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“Buffy” actress Eliza Dushku shared her sobriety milestone on Instagram.

Eliza Dushku, best known for her roles in the show Buffy the Vampire Slayer and the film Bring It On, is celebrating 10 years sober on Instagram.

Posting an image of a large Roman numeral X, the 37-year-old actress bubbled with positivity and gratefulness in the caption. “#grateful #sober #X yrs today. holy sh*t. #aa #twelvesteps #willingness a #sponsor #fellowship #service & asking for help #odaat saved my life,” Dushku wrote on the post. “If you’re struggling w #alcohol &/or #drug #addiction, I promise, you don’t have to live that way anymore.”

She topped off the post with a little encouragement and advice for any of her fans who might be facing the same problems. “Reach out, your life is waiting for you: www.aa.org & www.na.org,” she wrote. Possibly making a reference to her Buffy character’s name, she added “Have #FAITH.”

Dushku hasn’t always been so public about her recovery. For years, she kept her struggles with substance abuse under wraps, only speaking directly about it for the first time in March of last year at the Youth Summit on Opioid Awareness in New Hampshire.

“Something a lot of people don’t know about me is that I am an alcoholic and I was a drug addict for a lot of years,” Dushku told a crowd of 8,000 middle and high school students. “You hear people say ‘I am that’ because I am that, and I’m always going to be that, but the difference between me and an alcoholic or drug addict that still drinks and does drugs is that I am sober.”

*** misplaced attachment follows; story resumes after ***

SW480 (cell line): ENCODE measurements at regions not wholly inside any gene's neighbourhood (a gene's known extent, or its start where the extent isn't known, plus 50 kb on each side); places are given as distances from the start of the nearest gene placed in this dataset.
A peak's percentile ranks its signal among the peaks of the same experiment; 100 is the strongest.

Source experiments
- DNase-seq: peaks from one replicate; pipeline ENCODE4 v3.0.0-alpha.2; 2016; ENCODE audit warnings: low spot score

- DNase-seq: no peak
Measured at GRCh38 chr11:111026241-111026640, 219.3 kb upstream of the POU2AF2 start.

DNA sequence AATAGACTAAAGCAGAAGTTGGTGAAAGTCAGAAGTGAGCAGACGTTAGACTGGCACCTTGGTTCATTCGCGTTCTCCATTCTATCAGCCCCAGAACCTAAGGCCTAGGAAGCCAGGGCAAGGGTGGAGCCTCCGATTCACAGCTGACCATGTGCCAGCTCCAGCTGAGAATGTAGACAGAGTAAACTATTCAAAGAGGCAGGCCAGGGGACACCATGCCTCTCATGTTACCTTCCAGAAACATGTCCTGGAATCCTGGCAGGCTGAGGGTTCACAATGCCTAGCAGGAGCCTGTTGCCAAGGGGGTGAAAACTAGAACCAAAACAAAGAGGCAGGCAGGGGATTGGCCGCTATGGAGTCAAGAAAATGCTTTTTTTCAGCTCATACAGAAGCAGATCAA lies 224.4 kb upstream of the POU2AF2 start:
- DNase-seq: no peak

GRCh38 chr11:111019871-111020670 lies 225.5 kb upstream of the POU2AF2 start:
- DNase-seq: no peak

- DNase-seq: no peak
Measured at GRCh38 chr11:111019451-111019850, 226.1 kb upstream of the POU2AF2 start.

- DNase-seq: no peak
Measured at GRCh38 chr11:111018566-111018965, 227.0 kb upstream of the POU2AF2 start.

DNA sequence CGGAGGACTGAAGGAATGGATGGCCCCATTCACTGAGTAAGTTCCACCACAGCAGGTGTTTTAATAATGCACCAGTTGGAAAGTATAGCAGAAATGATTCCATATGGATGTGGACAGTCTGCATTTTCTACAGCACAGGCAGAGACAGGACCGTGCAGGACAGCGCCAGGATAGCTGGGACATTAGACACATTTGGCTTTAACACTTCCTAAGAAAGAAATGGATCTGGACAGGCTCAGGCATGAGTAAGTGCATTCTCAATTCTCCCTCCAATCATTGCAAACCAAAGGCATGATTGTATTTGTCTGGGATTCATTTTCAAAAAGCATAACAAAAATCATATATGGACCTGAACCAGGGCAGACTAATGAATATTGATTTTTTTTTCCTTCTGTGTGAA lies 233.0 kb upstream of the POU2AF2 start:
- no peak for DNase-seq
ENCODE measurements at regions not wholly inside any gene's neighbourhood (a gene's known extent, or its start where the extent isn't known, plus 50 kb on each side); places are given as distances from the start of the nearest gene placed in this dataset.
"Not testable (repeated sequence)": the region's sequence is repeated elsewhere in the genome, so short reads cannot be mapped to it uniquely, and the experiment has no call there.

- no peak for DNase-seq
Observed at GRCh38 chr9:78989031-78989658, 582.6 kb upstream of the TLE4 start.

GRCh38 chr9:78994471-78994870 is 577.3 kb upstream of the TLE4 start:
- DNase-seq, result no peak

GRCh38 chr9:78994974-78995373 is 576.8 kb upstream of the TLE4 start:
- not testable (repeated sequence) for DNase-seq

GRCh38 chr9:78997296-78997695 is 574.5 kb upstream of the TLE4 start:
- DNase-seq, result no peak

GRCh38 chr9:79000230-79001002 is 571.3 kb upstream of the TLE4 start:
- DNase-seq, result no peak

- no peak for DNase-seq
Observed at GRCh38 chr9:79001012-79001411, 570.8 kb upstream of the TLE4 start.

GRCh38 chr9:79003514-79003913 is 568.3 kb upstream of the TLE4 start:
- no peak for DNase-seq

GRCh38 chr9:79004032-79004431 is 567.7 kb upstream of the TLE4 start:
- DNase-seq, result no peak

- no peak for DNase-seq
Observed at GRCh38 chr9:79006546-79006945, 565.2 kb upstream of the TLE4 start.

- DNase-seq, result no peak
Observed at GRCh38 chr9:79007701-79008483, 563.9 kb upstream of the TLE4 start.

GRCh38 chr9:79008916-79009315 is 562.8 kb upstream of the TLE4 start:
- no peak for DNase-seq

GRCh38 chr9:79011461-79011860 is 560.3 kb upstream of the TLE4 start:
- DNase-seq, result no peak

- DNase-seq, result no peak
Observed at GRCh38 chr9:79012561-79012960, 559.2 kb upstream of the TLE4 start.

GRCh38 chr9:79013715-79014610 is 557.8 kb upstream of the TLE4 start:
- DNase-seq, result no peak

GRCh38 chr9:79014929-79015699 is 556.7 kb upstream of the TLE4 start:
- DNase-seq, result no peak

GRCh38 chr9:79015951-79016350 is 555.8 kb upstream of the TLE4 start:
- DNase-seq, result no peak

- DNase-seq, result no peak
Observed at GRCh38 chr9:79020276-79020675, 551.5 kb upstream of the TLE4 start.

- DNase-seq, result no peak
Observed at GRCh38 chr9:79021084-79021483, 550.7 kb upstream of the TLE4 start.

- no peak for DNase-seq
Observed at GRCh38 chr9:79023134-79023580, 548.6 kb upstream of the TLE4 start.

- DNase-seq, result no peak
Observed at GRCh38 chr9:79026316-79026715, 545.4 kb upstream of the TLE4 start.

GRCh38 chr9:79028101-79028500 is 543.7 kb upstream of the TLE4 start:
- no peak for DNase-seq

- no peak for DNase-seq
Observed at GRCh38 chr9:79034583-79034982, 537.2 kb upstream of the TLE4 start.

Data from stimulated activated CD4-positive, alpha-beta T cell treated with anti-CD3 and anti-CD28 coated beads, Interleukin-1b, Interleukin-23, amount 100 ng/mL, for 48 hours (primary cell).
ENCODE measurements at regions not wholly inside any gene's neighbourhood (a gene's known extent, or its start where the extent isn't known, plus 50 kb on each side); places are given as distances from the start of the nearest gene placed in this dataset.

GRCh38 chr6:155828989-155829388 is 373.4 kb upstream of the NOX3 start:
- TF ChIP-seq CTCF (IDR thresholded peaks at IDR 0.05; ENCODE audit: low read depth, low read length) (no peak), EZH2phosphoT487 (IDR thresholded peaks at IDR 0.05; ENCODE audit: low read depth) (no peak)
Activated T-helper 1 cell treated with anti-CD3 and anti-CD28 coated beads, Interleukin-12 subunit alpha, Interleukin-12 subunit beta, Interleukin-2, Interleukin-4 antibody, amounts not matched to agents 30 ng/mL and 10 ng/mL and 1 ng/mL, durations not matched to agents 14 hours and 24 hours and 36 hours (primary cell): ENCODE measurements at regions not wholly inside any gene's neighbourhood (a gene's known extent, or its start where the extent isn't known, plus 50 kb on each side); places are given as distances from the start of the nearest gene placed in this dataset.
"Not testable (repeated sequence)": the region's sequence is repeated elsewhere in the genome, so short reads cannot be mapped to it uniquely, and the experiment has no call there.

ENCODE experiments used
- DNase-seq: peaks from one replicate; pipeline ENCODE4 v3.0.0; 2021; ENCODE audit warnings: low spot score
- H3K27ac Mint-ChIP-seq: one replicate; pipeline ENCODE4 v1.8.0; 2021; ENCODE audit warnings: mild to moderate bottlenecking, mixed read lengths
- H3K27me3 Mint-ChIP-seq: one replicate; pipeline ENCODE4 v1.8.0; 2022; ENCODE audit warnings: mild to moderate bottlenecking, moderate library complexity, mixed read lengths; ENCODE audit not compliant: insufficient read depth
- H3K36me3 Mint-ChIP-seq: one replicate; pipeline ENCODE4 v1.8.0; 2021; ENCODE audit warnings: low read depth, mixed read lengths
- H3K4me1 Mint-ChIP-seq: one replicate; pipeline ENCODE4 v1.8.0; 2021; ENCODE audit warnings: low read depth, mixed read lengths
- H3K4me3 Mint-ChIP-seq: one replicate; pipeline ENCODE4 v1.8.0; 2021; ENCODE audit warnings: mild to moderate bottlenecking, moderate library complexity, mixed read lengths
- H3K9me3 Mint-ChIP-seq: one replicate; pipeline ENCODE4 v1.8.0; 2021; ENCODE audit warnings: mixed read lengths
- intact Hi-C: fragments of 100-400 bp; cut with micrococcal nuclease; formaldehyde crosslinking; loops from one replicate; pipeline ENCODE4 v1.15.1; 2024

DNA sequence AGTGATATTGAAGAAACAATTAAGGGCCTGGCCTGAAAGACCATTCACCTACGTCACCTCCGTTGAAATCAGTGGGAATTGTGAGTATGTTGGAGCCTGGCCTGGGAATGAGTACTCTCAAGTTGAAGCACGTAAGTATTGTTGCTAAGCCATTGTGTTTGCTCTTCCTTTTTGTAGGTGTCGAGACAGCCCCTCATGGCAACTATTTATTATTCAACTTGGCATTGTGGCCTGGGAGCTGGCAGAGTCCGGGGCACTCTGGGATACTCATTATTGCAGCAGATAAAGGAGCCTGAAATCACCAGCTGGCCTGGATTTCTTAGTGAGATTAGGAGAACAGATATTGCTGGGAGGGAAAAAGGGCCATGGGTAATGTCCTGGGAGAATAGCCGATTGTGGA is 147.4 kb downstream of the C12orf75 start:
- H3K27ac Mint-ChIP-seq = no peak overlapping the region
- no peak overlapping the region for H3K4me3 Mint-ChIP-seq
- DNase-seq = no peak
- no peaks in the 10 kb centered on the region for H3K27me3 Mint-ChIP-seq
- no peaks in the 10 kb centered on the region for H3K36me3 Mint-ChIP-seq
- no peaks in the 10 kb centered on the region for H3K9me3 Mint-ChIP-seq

Dushku said that she began using drugs when she was just 14 years old.

“I loved the first time I took a drug because I loved how it made me feel. I loved the way it made me not feel, and I didn’t have to feel,” she recounted to the audience. “It was fun and I loved it, until it wasn’t.”

Her substance abuse problems got worse, spiraling down until one day her brother stopped allowing Dushku to visit her niece while under the influence.

“I remember my brother telling me he didn’t want me to be around my niece because he didn’t trust me,” Dushku said. “I’m a really good auntie today. But you know what? He was right. I’m a good person, but when I did drugs and I drank, I didn’t make good decisions. … All it takes is one bad decision. You don’t have to live like that.”

These days, Dushku is doing better, celebrating 10 years sober as well as getting married in August.

View the original article at thefix.com

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